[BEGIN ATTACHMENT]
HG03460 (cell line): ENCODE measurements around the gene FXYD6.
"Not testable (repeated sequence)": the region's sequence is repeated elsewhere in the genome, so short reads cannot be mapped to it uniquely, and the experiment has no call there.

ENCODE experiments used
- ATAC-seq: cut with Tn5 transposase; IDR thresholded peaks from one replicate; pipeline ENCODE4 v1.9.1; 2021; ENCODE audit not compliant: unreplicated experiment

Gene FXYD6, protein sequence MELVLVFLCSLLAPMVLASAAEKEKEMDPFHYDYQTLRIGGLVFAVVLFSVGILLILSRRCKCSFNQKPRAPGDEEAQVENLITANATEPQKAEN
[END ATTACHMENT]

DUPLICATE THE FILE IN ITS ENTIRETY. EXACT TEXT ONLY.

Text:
HG03460 (cell line): ENCODE measurements around the gene FXYD6.
"Not testable (repeated sequence)": the region's sequence is repeated elsewhere in the genome, so short reads cannot be mapped to it uniquely, and the experiment has no call there.

ENCODE experiments used
- ATAC-seq: cut with Tn5 transposase; IDR thresholded peaks from one replicate; pipeline ENCODE4 v1.9.1; 2021; ENCODE audit not compliant: unreplicated experiment

Gene FXYD6, protein sequence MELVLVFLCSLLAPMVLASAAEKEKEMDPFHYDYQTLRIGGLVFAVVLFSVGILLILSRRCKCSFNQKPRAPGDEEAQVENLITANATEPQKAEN